[32] Aptheker v. Secretary of State, 378 U.S. 500, 513-14, 84 S. Ct. 1659, 1667-68, 12 L. Ed. 2d 992, 1001-02 (1964) (right to travel); Covington v. Harris, 136 U.S.App. D.C. 35, 419 F.2d 617, 623-25 (1969) (mental commitment); Wyatt v. Stickney, 344 F. Supp 373, 384 and 344 F. Supp. 387, 396-97 (M.D.Ala. 1972) (mental commitment); Brenneman v. Madigan, 343 F. Supp. 128, 138 (N.D.Cal. 1972) (pretrial detention); Hamilton v. Love, 328 F. Supp. 1182, 1192 (E.D. Ark. 1971) (pretrial detention); City of Carmel-by-the-Sea v. Young, 2 Cal. 3d 259, 85 Cal. Rptr. 1, 466 P.2d 225, 232 (1970) (personal privacy); Parrish v. Civil Service Commission, 66 Cal. 2d 260, 57 Cal. Rptr. 623, 425 P.2d 223, 230-31 (1967) (freedom from unreasonable searches and seizures); Fort v. Civil Service Commission, 61 Cal. 2d 331, 38 Cal. Rptr. 625, 392 P.2d 385, 389 (1964) (freedom of speech and association).

[33] In response to the dissent in this opinion, we emphasize that the range of evidence which the court may consider at the dispositive phase is much broader than that at the adjudicative phase. The court properly considered extensive additional evidence, discussed in the remainder of this opinion, which included prior court custody of the D. children because of parental neglect; a history of parental drinking problems; past attempts by social service agencies to work with the parents in combatting alcoholism and securing employment; and increasing problems evidenced by the children as a result of their parents' drinking and their insecure home environment.

Based on this additional evidence, the children's court could well have concluded that the best interest of the children dictated their temporary removal to a secure and not unfamiliar environment where they could be together and attend their own school regularly, and see their parents frequently while extensive efforts toward rehabilitation of the parents were attempted.

[1] Lord Henry Wotton, in the cynical words of his creator, Oscar Wilde, said:

But then one regrets the loss of one's worst habits. Perhaps one regrets them the most. They are such an essential part of one's personality.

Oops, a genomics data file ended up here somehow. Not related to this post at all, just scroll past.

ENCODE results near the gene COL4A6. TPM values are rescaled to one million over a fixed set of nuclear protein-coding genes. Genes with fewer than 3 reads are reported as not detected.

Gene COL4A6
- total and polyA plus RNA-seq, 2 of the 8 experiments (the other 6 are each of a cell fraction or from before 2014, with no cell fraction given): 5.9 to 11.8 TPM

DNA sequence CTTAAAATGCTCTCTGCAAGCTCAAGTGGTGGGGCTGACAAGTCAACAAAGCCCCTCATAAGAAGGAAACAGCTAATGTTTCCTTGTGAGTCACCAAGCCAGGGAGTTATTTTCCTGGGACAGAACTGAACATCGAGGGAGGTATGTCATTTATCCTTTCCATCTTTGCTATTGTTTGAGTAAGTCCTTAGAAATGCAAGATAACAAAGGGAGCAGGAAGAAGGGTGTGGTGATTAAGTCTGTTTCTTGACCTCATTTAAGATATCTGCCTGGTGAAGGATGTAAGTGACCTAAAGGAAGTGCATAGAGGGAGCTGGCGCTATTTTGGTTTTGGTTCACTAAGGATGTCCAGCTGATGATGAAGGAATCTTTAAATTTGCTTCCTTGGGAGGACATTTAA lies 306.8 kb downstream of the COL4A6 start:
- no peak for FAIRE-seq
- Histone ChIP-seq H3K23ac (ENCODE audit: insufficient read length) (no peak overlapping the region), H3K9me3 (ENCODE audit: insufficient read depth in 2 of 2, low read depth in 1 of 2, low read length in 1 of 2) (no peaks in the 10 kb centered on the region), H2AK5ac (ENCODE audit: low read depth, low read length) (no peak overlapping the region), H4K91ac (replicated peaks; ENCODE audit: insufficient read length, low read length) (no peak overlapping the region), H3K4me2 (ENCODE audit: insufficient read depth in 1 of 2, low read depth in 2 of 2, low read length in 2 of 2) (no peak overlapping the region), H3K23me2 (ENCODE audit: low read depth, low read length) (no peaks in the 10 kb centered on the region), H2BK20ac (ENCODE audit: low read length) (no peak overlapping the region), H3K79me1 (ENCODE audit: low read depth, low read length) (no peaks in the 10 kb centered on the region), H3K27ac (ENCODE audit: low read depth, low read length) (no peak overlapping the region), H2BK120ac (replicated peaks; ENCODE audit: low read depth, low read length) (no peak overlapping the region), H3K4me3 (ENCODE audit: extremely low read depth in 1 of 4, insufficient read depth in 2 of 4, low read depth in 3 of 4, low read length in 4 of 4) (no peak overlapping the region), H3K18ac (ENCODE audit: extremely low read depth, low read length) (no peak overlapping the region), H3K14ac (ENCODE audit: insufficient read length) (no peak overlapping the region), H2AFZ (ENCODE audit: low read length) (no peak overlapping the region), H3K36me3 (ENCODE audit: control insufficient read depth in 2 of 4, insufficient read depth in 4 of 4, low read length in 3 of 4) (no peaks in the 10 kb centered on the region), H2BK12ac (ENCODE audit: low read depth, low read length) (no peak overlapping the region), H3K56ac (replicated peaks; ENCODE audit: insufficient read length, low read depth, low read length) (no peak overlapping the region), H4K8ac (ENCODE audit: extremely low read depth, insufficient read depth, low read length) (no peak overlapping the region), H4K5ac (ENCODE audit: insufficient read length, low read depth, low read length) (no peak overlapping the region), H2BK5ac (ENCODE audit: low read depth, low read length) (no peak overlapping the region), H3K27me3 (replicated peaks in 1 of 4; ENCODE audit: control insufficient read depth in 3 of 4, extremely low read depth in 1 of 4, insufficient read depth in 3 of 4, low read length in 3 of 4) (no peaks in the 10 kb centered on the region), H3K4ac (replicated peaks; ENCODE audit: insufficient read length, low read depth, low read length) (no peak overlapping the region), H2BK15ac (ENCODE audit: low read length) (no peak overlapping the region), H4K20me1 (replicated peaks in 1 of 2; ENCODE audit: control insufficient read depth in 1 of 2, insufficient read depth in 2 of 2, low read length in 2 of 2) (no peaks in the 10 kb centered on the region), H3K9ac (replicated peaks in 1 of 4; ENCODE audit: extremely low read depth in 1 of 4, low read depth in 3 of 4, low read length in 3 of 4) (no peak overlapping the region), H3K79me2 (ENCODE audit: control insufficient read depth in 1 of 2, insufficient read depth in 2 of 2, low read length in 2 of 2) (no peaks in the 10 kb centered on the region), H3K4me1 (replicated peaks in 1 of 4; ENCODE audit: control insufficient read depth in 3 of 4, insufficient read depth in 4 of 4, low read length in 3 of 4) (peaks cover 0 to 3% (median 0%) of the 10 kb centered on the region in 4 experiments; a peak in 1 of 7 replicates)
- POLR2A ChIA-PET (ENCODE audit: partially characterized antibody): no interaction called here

Oscar Wilde, The Picture of Dorian Gray, Dell Pub. Co., Laurel Edition, 1967, at 212.

[2] The word "under-privileged", as used as a synonym for poor, is inappropriate. A privilege is a special advantage which one person or class has over another. It is an inequality before the law. An under-privileged person must mean a person who has not enough privilege a person, that is, who has not enough advantage over his neighbor. To use the word, then, is to complain that there is not enough inequality.

[3] See my concurring opinion in Turner v. Pannick, 540 P.2d 1051, 1055-56 (Alaska 1975).

[4] However, as the majority points out, the children would remain in the legal custody of the state for another year.

[5] The mother of the children testified that she had stomach and heart troubles that she was ill. Under the literal wording of the order of disposition, this means that she would not be permitted to see her children, even if she were sober.

[6] AS 47.37.270(1).

[7] In 1972 the Alaska Legislature adopted the Uniform Alcoholism and Intoxication Treatment Act. The Declaration of Policy in the Act provides:

It is the policy of the state that alcoholics and intoxicated persons should not be criminally prosecuted for their consumption of alcoholic beverages and that they should be afforded a continuum of treatment so they may lead normal lives as productive members of society. AS 47.37.010.

[8] Peter v. State, 531 P.2d 1263, 1266 (Alaska 1975).

[9] In separating parents from their children, there is a form of exile for both.

[10] As I have stated, the basic problem is the probability that the parents suffered from the illness or disease of alcoholism. If that is so, the Division of Family and Children Services should refer the problem to professionals in the field of alcohol abuse. There now exists in this community, by reason of the enactment of the Uniform Alcoholism and Intoxication Treatment Act in 1972, treatment programs for alcoholics under the direction of persons highly qualified in that field. I see no reason why such treatment cannot be carried on with parents and children living together as they have the natural right to do. In fact, it seems to me far more likely that such treatment will be successful if the parents do not have to cope at the same time with the agony and anger resulting from being deprived of the custody of their children.

[11] 540 P.2d 1051 (Alaska 1975).

[12] 540 P.2d at 1055-56.